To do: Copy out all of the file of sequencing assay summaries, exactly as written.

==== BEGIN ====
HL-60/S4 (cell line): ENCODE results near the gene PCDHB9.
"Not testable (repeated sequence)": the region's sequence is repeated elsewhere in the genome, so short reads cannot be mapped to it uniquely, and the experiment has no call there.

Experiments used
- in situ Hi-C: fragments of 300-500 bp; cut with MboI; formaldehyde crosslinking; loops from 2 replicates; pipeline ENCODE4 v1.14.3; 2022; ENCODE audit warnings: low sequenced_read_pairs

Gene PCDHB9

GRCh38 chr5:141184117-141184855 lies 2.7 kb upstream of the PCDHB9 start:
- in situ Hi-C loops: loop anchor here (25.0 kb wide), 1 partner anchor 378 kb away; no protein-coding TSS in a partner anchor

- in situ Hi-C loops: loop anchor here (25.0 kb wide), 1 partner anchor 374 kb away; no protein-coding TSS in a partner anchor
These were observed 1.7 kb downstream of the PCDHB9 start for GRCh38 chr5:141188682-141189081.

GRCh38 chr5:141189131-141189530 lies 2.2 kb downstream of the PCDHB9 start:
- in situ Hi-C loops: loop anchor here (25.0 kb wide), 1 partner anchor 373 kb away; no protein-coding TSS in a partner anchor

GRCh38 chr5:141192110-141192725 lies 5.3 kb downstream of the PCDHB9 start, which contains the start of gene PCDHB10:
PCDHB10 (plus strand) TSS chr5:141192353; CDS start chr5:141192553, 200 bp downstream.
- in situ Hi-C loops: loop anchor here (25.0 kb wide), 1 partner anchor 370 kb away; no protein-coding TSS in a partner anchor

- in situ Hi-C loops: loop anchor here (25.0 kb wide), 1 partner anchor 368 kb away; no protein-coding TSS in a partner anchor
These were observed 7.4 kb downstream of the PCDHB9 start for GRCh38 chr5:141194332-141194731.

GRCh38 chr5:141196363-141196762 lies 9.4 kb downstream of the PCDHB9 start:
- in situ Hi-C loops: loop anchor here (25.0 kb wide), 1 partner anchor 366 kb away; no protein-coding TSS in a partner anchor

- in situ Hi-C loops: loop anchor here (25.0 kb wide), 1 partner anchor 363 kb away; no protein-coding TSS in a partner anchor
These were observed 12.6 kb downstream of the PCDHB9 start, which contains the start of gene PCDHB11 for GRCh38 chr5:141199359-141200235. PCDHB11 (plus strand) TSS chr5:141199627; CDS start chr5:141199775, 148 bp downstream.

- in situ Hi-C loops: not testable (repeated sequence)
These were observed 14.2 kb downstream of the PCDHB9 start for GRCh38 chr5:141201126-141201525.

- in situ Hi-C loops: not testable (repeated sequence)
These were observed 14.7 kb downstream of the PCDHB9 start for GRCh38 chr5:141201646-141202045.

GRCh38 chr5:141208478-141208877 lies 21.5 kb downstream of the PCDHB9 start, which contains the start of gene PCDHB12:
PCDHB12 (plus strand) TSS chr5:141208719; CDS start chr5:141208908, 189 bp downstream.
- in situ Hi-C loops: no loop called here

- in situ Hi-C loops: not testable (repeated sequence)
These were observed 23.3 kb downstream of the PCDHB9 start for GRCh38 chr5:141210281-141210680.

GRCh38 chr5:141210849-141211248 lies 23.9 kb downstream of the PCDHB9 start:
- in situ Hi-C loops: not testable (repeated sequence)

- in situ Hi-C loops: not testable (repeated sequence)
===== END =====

HL-60/S4 (cell line): ENCODE results near the gene PCDHB9.
"Not testable (repeated sequence)": the region's sequence is repeated elsewhere in the genome, so short reads cannot be mapped to it uniquely, and the experiment has no call there.

Experiments used
- in situ Hi-C: fragments of 300-500 bp; cut with MboI; formaldehyde crosslinking; loops from 2 replicates; pipeline ENCODE4 v1.14.3; 2022; ENCODE audit warnings: low sequenced_read_pairs

Gene PCDHB9

GRCh38 chr5:141184117-141184855 lies 2.7 kb upstream of the PCDHB9 start:
- in situ Hi-C loops: loop anchor here (25.0 kb wide), 1 partner anchor 378 kb away; no protein-coding TSS in a partner anchor

- in situ Hi-C loops: loop anchor here (25.0 kb wide), 1 partner anchor 374 kb away; no protein-coding TSS in a partner anchor
These were observed 1.7 kb downstream of the PCDHB9 start for GRCh38 chr5:141188682-141189081.

GRCh38 chr5:141189131-141189530 lies 2.2 kb downstream of the PCDHB9 start:
- in situ Hi-C loops: loop anchor here (25.0 kb wide), 1 partner anchor 373 kb away; no protein-coding TSS in a partner anchor

GRCh38 chr5:141192110-141192725 lies 5.3 kb downstream of the PCDHB9 start, which contains the start of gene PCDHB10:
PCDHB10 (plus strand) TSS chr5:141192353; CDS start chr5:141192553, 200 bp downstream.
- in situ Hi-C loops: loop anchor here (25.0 kb wide), 1 partner anchor 370 kb away; no protein-coding TSS in a partner anchor

- in situ Hi-C loops: loop anchor here (25.0 kb wide), 1 partner anchor 368 kb away; no protein-coding TSS in a partner anchor
These were observed 7.4 kb downstream of the PCDHB9 start for GRCh38 chr5:141194332-141194731.

GRCh38 chr5:141196363-141196762 lies 9.4 kb downstream of the PCDHB9 start:
- in situ Hi-C loops: loop anchor here (25.0 kb wide), 1 partner anchor 366 kb away; no protein-coding TSS in a partner anchor

- in situ Hi-C loops: loop anchor here (25.0 kb wide), 1 partner anchor 363 kb away; no protein-coding TSS in a partner anchor
These were observed 12.6 kb downstream of the PCDHB9 start, which contains the start of gene PCDHB11 for GRCh38 chr5:141199359-141200235. PCDHB11 (plus strand) TSS chr5:141199627; CDS start chr5:141199775, 148 bp downstream.

- in situ Hi-C loops: not testable (repeated sequence)
These were observed 14.2 kb downstream of the PCDHB9 start for GRCh38 chr5:141201126-141201525.

- in situ Hi-C loops: not testable (repeated sequence)
These were observed 14.7 kb downstream of the PCDHB9 start for GRCh38 chr5:141201646-141202045.

GRCh38 chr5:141208478-141208877 lies 21.5 kb downstream of the PCDHB9 start, which contains the start of gene PCDHB12:
PCDHB12 (plus strand) TSS chr5:141208719; CDS start chr5:141208908, 189 bp downstream.
- in situ Hi-C loops: no loop called here

- in situ Hi-C loops: not testable (repeated sequence)
These were observed 23.3 kb downstream of the PCDHB9 start for GRCh38 chr5:141210281-141210680.

GRCh38 chr5:141210849-141211248 lies 23.9 kb downstream of the PCDHB9 start:
- in situ Hi-C loops: not testable (repeated sequence)

- in situ Hi-C loops: not testable (repeated sequence)